10:35 a.m.

Conservative

The Acting Speaker Conservative Andrew Scheer

Is it the pleasure of the House to adopt the motion?

Foreign Affairs and International DevelopmentCommittees of the HouseRoutine Proceedings

10:35 a.m.

Some hon. members

Agreed.

No.

Foreign Affairs and International DevelopmentCommittees of the HouseRoutine Proceedings

10:35 a.m.

Conservative

The Acting Speaker Conservative Andrew Scheer

All those in favour of the motion will please say yea.

Foreign Affairs and International DevelopmentCommittees of the HouseRoutine Proceedings

10:35 a.m.

Some hon. members

Yea.

Foreign Affairs and International DevelopmentCommittees of the HouseRoutine Proceedings

10:35 a.m.

Conservative

The Acting Speaker Conservative Andrew Scheer

All those opposed will please say nay.

Foreign Affairs and International DevelopmentCommittees of the HouseRoutine Proceedings

10:35 a.m.

Some hon. members

Nay.

Foreign Affairs and International DevelopmentCommittees of the HouseRoutine Proceedings

10:35 a.m.

Conservative

The Acting Speaker Conservative Andrew Scheer

In my opinion the nays have it.

And five or more members having risen:

Call in the members.

And the bells having rung:

(The House divided on the motion which was agreed to on the following division:)

Vote #161

Committees of the HouseRoutine Proceedings

11:10 a.m.

Liberal

The Speaker Liberal Peter Milliken

I declare the motion carried.

The House resumed from May 29 consideration of the motion that Bill C-5, An Act respecting civil liability and compensation for damage in case of a nuclear incident, be read the third time and passed, and of the motion that this question be now put.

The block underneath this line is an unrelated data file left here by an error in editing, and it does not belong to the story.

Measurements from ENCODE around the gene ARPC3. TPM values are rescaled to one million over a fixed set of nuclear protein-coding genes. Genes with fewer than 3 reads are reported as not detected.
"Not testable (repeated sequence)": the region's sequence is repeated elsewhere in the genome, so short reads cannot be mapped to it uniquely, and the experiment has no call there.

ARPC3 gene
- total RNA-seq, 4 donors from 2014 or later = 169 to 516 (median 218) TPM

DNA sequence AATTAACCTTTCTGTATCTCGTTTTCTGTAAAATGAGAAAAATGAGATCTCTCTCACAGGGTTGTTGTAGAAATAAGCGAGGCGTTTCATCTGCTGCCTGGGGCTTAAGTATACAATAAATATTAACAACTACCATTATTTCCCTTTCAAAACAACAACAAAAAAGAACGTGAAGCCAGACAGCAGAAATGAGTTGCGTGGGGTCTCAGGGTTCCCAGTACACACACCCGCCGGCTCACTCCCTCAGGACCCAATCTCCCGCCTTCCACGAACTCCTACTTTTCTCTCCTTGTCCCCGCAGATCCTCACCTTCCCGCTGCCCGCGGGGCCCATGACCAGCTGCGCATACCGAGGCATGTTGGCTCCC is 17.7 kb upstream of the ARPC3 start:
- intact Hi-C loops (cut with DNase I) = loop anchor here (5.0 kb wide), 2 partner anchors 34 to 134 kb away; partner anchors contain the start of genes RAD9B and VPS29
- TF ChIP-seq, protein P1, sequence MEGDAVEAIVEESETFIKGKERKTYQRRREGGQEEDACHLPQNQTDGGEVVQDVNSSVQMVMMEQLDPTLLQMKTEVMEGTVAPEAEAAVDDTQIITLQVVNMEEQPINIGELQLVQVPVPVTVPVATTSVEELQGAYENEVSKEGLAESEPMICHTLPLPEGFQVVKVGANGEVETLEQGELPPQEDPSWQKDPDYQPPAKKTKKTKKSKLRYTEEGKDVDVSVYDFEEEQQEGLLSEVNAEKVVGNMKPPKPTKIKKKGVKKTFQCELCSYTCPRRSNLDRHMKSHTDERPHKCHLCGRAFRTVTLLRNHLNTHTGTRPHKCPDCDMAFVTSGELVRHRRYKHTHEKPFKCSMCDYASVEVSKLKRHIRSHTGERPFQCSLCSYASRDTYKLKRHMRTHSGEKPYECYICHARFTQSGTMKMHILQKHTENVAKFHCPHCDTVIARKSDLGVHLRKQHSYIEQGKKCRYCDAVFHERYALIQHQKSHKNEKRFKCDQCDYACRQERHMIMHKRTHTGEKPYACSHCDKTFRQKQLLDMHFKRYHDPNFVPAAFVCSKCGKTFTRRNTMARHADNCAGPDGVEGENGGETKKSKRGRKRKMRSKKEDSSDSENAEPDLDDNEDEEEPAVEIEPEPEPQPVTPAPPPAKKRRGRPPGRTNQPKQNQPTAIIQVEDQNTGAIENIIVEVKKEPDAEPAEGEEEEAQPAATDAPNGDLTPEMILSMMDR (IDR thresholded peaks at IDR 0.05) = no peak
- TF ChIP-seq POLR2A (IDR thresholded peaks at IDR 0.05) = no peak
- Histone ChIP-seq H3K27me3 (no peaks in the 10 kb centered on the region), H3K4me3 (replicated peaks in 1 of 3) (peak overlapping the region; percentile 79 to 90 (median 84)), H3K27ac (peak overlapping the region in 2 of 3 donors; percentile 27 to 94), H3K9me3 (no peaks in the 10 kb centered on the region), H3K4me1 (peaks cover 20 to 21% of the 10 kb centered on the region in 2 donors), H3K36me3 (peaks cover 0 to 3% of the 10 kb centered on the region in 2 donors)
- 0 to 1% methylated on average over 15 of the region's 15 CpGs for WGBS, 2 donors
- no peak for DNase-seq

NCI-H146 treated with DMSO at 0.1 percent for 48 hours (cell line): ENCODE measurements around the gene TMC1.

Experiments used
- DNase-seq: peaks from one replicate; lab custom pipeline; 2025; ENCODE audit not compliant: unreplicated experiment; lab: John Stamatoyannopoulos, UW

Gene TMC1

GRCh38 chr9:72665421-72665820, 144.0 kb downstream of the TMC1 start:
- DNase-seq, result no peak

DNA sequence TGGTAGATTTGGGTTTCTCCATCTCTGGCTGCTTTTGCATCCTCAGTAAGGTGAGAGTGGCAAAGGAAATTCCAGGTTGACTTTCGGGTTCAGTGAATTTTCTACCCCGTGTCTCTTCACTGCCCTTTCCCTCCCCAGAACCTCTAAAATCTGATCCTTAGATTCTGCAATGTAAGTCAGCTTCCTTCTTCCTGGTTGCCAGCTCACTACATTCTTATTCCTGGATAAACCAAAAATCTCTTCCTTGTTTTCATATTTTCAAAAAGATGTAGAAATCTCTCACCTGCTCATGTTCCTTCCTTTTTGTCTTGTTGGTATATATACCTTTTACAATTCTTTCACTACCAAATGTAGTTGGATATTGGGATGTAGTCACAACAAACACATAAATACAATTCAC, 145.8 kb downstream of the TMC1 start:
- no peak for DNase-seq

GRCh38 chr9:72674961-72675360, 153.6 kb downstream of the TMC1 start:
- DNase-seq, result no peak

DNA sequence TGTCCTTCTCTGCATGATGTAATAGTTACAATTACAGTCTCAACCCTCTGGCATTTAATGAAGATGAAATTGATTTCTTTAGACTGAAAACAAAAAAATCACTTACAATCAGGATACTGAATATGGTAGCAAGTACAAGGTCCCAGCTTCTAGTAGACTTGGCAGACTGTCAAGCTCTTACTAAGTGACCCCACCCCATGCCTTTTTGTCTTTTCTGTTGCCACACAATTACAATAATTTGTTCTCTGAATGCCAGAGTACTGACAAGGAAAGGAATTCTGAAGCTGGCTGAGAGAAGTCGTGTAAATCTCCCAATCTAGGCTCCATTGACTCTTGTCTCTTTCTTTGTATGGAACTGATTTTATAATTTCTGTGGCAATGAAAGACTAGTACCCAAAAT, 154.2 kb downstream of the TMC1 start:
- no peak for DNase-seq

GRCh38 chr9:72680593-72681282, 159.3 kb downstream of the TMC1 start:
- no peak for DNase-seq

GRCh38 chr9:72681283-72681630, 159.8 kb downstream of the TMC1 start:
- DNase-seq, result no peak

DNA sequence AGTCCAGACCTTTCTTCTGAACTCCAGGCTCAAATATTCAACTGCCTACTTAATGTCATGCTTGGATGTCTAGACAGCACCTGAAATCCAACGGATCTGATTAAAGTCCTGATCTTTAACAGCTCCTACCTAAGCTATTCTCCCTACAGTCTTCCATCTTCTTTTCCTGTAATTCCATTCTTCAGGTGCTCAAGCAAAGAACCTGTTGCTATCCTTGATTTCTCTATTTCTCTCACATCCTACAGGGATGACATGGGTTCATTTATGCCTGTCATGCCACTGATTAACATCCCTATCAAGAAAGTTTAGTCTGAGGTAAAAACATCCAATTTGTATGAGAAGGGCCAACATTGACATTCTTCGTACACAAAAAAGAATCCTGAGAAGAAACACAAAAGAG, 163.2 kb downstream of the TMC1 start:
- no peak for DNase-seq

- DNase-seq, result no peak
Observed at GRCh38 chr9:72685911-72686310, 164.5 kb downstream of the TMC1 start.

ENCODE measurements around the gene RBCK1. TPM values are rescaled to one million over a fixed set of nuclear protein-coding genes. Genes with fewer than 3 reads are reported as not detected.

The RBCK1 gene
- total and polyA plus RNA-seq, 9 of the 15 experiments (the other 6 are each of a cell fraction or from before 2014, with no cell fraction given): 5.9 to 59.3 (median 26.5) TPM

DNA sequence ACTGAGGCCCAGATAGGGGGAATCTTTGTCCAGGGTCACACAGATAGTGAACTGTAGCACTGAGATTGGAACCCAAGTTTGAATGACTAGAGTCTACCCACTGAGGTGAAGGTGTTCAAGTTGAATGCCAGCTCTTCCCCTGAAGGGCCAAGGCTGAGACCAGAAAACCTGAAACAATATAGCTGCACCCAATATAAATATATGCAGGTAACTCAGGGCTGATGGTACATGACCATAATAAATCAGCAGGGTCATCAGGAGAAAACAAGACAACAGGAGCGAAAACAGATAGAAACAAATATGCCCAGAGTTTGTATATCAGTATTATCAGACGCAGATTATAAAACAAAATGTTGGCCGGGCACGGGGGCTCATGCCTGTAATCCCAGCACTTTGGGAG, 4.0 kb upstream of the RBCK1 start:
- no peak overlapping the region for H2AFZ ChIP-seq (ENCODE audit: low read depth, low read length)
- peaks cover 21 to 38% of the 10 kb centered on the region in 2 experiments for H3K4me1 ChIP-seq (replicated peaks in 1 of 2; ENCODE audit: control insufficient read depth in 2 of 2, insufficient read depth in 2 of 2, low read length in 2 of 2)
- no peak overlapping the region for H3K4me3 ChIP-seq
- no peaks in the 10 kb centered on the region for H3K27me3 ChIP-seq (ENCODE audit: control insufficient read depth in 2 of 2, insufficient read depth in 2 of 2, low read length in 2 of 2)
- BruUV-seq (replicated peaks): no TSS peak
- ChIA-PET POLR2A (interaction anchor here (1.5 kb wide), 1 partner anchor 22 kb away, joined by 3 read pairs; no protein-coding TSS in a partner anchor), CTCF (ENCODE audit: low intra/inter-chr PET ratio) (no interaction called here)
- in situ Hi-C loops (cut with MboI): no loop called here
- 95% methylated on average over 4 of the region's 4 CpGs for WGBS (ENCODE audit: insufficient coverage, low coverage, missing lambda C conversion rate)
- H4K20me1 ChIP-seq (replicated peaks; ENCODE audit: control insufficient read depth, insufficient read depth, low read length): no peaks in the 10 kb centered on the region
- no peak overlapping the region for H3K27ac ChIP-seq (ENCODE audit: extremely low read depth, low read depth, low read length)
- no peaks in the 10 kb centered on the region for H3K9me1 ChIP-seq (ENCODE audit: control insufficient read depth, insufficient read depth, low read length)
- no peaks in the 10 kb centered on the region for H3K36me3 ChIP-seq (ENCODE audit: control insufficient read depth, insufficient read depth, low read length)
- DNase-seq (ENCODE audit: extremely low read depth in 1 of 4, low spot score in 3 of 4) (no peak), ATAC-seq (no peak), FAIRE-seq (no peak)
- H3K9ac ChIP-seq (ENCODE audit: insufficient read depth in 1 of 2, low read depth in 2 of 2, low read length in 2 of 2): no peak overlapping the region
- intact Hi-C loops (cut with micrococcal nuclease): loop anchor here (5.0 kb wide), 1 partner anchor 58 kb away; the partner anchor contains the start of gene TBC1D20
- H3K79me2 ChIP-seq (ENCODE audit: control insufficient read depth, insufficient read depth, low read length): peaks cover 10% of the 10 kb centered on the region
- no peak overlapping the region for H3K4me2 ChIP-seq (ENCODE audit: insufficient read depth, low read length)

Nuclear Liability and compensation ActGovernment Orders

11:10 a.m.

Liberal

The Speaker Liberal Peter Milliken

Order. When this matter was last before the House, the hon. member for Western Arctic had the floor, and there remain five minutes in his time for debate on this matter. Accordingly, I call upon the hon. member for Western Arctic.

Nuclear Liability and compensation ActGovernment Orders

11:15 a.m.

NDP

Libby Davies NDP Vancouver East, BC

Mr. Speaker, on a point of order, I believe that we should be returning to routine proceedings.

Nuclear Liability and compensation ActGovernment Orders

11:15 a.m.

Liberal

The Speaker Liberal Peter Milliken

I am afraid the hon. member did not hear the motion. It was that we proceed to orders of the day, so we are on orders of the day. Routine proceedings are done.

Nuclear Liability and compensation ActGovernment Orders

11:15 a.m.

NDP

Libby Davies NDP Vancouver East, BC

Mr. Speaker, I would seek unanimous consent to go back to routine proceedings. I believe that people were leaving the chamber and they did not hear the motion. There was a lot of noise and people did not hear what the motion was about, and we were standing. I would seek unanimous consent that we return--

Nuclear Liability and compensation ActGovernment Orders

11:15 a.m.

Liberal

The Speaker Liberal Peter Milliken

I will ask. Is there unanimous consent to revert to routine proceedings?

Nuclear Liability and compensation ActGovernment Orders

11:15 a.m.

Some hon. members

Yes.

No.

Nuclear Liability and compensation ActGovernment Orders

11:15 a.m.

Liberal

The Speaker Liberal Peter Milliken

No, so the hon. member for Western Arctic has the floor on debate.

Nuclear Liability and compensation ActGovernment Orders

11:15 a.m.

NDP

Dennis Bevington NDP Western Arctic, NT

Mr. Speaker, once again I stand to speak to Bill C-5, the Nuclear Liability and Compensation Act.

In my previous speech, which was about a month ago, I took the time to describe all the amendments that we proposed on this bill. Our concern is the impact on the ability of people to obtain compensation in the event of a nuclear accident. Much of the bill favours the nuclear industry over those who may be seeking compensation from the industry in the case of an accident or any kind of incident at a nuclear plant.